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Fresh Nightmares in Congo's Drive Against Rwandans

Villagers Describe Atrocities on Both Sides of Conflict

Kanyabayonga has been attacked several times in recent months by Rwandan Hutu militias known as the FDLR. Locals claim they burned at least 70 houses here on June 10th. Video by Miguel Juarez for The Washington Post
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Washington Post Foreign Service
Thursday, June 25, 2009

MINOVA, Congo -- A Congolese military operation against Rwandan rebels who have caused years of conflict in eastern Congo is unleashing fresh horrors across this region's rolling green hills.

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The mission, backed logistically by U.N. peacekeepers and politically by the United States, aims to disband the remaining 7,000 or so Rwandan Hutu rebels who fled into eastern Congo after the 1994 Rwandan genocide.

But since the operation began in January, villagers have recounted nightmarish stories that raise questions about whether the military action will ultimately cause more destruction than it prevents.

At least half a million people have fled a rebel campaign of village burnings and retaliatory killings, including a massacre of more than 100 people in which several civilians were decapitated. At the same time, people are also fleeing the advance of their own predatory army -- a toxic mishmash of mostly unpaid, underfed, ill-trained former militiamen churned into the military after various peace deals.

According to an army spokesman, the deputy to the commander in charge of the operation is an ex-militia leader and wanted war crimes suspect known as the Terminator. Villagers say soldiers are killing people accused of collaborating with the rebels. And in scenes that conjure the brutalities of Belgian colonial rule, commanders are forcing locals to carry supplies across the forest, killing those who collapse from exhaustion.

"Pastors, teachers, students, everyone must carry, and not for one day, for weeks," said Kalinda Hangi, a former teacher who has filled a notebook with names of people killed by the rebels and the army in his area. "They make you build their tents, take water -- if you don't obey, they kill you."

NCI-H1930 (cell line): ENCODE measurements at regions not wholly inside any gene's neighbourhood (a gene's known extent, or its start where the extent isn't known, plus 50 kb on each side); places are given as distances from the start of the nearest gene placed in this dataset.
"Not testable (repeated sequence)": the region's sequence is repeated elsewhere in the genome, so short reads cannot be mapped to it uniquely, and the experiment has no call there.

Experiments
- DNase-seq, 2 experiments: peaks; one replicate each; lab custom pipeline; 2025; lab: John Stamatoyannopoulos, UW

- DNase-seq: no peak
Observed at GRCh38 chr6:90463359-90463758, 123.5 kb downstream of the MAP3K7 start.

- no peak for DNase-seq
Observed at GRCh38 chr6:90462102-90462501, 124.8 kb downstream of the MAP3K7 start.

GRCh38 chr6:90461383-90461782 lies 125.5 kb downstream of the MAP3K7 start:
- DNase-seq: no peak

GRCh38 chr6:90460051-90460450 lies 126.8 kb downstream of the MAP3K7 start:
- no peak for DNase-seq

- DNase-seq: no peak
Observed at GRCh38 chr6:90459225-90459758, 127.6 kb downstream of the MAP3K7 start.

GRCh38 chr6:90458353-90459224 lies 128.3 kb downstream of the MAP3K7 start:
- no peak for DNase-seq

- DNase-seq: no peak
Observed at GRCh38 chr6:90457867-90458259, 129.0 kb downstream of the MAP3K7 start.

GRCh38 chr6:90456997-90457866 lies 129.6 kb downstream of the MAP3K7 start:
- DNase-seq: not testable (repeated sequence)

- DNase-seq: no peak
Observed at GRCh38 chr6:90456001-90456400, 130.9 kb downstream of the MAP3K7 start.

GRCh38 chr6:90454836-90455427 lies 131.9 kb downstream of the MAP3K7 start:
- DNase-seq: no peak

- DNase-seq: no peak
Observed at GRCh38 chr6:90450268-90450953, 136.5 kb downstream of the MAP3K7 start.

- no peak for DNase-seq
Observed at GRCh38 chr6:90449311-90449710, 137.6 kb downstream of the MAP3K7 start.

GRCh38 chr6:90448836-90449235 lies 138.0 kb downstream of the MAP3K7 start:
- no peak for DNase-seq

In its mission, the army is being supported by trucks, food, attack helicopters and other equipment provided by the U.N. peacekeepers, but the cooperation has spawned criticism.

Humanitarian workers say the operation has paralyzed assistance to the newly displaced, and a U.N. interagency committee last month described "a fundamental conflict" between the U.N. support of the army and the world body's mandate to protect civilians.

"This operation is definitely doing more harm than good," said Julien Attakla, who heads the U.N. human rights section in North Kivu province, where the operation has been centered. The rebels "have never been as dangerous to the population as they are now. And the Congolese army -- what are the chances of them carrying out a successful operation? They are looting houses, looting farms, raping everywhere, using forced labor -- that's the real face of this operation."

Preying on Villagers

Diplomats from the United Nations, United States, Europe and especially neighboring Rwanda have pressured Congo for years to act against the Hutu rebels, who are known as the FDLR (Democratic Liberation Forces of Rwanda) and include leaders accused of helping organize Rwanda's genocide.

Although they are no longer considered an immediate threat to the Rwandan government, the rebels have in the past collaborated with the Congolese army, sharing weapons and fighting against common enemies. The rebels have set up parallel administrations in many areas, preying on villagers and controlling much of the region's lucrative mineral trade.

Their presence has prompted Rwanda to invade Congo twice and to back two Congolese rebel movements, fueling a complex conflict that has become the deadliest since World War II. By some estimates, the fighting and related turmoil have left at least 5 million people dead over the past decade.

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